When the pandemic and social unrest first gripped the world in 2020, author and Baptist minister Khristi Lauren Adams noticed Black teenage girls on the front lines of protests as drivers of change and hope. Adams, who portrayed the struggles and resilience of anonymous girls of color in her first book, Parable of the Brown Girl, felt led to share specific names and stories in a new book, Unbossed: How Black Girls Are Leading the Way (Broadleaf, Mar. 8). It profiles eight rising strategists, entrepreneurs, visionaries, and activists who are working toward a better future.
“We were watching social injustices and a global pandemic occur on television, but I was also watching young people really take the stage and lead the way when it came to the political, racial, and climate change issues we were facing in the nation,” Adams tells PW. “The class of 2020 was going through the end of their high school year or even graduating college virtually, so there was this hyper-focus on Gen Z, how they were doing, and what they were doing.”
Adams, who has worked for years as a youth advocate, understands that adult leaders aren’t the only people we can learn from. Questions arose for her about what is was like for “a young Black girl in a pandemic, in this post-Donald Trump, Barack Obama world, doing active shooter drills and still being a teenager.”
She adds: “What is it in them that wakes up every morning and continues to keep going? I have not experienced that. So we need to speak to them and hear from them, because there's a gem there that can really add to our own lives.”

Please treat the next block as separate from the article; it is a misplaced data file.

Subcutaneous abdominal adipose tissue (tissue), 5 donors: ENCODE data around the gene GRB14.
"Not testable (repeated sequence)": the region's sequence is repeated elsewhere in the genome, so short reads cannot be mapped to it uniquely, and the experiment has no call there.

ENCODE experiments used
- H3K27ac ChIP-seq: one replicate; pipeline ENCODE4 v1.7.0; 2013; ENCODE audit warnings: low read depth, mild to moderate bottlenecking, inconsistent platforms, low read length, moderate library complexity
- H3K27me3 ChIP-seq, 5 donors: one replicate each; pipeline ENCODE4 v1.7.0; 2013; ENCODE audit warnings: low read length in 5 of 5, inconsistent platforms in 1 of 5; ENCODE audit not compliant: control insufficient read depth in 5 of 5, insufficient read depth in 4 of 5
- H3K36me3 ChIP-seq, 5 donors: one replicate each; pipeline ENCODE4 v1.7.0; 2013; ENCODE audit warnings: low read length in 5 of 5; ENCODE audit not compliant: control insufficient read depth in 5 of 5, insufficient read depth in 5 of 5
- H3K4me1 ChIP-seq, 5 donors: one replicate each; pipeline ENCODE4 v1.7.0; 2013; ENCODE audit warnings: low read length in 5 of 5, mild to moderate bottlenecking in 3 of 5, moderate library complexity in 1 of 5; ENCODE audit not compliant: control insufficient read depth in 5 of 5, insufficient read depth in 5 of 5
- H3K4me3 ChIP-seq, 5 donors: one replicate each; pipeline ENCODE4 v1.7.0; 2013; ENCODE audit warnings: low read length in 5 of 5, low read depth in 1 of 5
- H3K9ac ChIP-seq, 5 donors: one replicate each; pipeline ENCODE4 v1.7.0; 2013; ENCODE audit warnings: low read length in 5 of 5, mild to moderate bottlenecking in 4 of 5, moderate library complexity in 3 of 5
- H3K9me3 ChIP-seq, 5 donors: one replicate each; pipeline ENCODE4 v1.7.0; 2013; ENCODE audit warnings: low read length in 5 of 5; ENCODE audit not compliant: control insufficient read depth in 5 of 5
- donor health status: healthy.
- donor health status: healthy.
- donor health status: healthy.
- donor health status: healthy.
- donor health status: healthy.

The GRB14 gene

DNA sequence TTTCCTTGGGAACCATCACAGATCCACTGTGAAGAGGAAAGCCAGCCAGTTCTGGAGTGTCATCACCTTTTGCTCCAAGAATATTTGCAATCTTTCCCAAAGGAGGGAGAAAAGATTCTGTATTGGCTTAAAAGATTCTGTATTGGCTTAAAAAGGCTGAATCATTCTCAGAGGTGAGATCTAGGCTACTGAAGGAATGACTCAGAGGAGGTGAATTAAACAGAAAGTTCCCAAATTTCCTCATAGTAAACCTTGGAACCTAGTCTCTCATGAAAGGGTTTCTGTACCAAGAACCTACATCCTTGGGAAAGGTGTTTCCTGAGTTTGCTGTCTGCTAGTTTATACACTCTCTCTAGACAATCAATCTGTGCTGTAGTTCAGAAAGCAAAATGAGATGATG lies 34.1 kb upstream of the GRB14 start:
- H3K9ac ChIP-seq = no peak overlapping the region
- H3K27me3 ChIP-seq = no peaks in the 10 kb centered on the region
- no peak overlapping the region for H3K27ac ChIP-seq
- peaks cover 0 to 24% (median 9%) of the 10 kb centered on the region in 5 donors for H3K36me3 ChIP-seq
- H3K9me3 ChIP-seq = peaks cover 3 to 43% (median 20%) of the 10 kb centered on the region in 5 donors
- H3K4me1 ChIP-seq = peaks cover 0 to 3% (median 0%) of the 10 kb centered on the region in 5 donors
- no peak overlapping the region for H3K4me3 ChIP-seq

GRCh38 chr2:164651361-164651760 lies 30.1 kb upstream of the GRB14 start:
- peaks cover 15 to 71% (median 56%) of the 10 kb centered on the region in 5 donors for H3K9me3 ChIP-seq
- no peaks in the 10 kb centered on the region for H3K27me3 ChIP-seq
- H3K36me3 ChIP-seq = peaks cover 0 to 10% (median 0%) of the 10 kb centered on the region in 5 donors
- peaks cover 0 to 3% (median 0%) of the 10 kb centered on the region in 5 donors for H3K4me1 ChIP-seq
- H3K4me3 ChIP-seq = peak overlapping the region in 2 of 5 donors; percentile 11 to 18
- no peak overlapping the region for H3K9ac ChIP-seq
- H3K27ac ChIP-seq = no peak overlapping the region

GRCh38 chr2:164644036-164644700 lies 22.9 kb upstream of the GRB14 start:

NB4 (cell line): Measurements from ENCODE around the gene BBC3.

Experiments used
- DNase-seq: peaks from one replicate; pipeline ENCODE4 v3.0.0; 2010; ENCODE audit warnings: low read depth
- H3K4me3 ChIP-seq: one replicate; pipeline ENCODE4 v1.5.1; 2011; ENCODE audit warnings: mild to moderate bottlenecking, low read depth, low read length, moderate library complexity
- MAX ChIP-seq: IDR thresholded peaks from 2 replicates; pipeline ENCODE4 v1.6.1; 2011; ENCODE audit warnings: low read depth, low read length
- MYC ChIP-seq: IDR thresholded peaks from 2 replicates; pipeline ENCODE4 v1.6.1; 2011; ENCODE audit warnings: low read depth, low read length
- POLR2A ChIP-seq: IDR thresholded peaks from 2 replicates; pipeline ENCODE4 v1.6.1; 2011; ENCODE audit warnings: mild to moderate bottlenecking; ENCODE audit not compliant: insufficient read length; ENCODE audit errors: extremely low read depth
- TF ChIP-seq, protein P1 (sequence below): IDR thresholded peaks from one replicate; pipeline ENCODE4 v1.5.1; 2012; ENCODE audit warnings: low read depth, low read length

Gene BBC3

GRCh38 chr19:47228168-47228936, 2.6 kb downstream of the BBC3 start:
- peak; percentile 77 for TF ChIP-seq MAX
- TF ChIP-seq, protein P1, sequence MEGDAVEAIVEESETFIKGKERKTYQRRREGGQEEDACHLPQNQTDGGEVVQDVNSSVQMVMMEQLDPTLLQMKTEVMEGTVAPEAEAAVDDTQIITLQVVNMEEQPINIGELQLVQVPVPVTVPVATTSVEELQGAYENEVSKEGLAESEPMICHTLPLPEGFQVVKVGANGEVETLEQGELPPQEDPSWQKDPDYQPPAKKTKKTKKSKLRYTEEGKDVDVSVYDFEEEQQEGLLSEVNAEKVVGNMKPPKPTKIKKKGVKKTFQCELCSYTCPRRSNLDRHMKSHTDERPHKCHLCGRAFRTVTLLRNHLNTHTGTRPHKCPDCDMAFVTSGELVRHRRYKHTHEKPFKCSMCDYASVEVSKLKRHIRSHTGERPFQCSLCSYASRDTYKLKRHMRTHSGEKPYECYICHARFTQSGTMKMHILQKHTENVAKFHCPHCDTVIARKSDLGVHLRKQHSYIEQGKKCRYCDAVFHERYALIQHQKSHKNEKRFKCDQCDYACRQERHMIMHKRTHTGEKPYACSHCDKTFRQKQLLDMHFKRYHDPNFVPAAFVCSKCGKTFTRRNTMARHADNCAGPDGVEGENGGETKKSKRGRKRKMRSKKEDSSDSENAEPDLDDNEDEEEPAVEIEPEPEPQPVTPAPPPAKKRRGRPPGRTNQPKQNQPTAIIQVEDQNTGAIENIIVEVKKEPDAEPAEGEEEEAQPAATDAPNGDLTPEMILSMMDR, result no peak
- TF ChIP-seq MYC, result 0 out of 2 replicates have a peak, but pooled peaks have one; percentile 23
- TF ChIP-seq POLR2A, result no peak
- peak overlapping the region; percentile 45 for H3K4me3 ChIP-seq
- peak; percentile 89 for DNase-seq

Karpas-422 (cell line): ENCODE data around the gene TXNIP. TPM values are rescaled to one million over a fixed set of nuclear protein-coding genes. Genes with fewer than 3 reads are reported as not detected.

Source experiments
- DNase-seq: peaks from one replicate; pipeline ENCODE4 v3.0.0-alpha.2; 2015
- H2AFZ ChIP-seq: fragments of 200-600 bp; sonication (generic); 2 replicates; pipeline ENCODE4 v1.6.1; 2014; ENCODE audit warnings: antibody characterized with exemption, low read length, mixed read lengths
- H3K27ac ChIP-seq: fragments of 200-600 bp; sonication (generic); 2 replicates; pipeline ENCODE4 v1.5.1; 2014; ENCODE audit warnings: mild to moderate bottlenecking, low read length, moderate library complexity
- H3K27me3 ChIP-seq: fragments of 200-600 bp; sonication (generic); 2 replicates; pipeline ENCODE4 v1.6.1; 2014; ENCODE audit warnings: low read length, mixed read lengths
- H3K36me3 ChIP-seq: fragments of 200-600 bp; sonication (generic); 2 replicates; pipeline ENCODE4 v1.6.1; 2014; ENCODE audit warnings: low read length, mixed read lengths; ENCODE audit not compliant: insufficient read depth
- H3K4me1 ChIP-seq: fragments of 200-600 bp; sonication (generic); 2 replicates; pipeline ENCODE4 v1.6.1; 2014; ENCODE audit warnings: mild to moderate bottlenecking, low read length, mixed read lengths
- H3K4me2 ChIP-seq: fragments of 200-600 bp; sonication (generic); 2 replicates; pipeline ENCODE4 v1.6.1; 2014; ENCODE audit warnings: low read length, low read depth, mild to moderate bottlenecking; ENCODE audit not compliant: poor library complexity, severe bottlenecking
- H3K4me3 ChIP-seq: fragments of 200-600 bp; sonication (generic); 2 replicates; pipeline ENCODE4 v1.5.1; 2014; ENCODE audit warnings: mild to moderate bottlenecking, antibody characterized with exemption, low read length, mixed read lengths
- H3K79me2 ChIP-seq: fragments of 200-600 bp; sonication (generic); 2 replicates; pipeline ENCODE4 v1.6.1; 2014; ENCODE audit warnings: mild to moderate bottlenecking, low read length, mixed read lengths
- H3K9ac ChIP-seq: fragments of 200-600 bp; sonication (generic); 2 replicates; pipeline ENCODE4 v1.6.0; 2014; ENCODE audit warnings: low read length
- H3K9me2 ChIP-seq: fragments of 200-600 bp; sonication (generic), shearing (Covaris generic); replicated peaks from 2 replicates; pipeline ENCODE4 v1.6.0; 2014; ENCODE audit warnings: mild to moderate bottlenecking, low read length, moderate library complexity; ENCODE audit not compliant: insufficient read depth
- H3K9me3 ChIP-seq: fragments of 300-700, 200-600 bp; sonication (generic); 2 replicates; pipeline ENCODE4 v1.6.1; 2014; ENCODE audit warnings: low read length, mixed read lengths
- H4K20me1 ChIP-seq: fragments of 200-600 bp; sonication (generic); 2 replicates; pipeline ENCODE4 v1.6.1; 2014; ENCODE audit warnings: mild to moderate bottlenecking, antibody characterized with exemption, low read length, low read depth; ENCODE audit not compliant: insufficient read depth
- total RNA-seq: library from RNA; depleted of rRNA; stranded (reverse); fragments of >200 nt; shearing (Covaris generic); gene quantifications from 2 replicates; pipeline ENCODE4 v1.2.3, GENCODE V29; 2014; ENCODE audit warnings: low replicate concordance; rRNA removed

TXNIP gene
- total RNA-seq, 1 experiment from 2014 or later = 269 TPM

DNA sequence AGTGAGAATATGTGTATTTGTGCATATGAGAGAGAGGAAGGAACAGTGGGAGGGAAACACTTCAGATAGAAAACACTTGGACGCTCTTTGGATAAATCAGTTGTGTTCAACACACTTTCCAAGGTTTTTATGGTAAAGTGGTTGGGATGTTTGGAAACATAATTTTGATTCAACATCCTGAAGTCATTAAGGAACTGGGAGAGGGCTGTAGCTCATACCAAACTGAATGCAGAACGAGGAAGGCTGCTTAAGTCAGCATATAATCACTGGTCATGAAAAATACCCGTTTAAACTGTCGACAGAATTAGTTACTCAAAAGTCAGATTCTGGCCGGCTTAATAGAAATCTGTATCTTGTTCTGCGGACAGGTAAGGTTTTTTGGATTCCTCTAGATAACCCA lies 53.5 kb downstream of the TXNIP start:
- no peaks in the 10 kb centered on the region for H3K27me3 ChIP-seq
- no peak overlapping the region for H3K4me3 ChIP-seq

Unbossed, Adams writes, means being “unapologetic in their calling and approach to leading on their own terms.” This includes 16-year-old Ssanyu Lukoma who created Brown Kids Read, an initiative to foster more reading opportunities for children of color, and Tyah-Amoy Roberts, a school shooting survivor who has organized demonstrations in an effort to improve the safety of young Americans.
The book also analyzes the various leadership styles of each individual, and connects them to Black women leaders from history. “We can learn about their resilience, creativity, innovation, and we can be inspired by them,” Adams says.
Releasing simultaneously, a companion book for middle-grade readers called Black Girls Unbossed, is a reimagined version of Unbossed specifically designed for young readers between the ages of 9-12. Valerie Weaver-Zercher, Unbossed editor, says readers of both books can discover familiar stories as well as narratives about little-known change-makers of the past.
“She introduces readers to women like Septima Pointsette Clark, who created ‘citizenship schools’ that taught 25,000 adults to read, and MaVynee Oshun Betsch, a twentieth-century environmental activist, and Claudette Colvin, a 15-year-old who refused to give up her bus seat to a white woman in 1955,” Weaver-Zercher says. “By illuminating the links between Black women’s work in different eras, Khristi gives readers a rich portrait of Black women’s wisdom for leadership and activism.”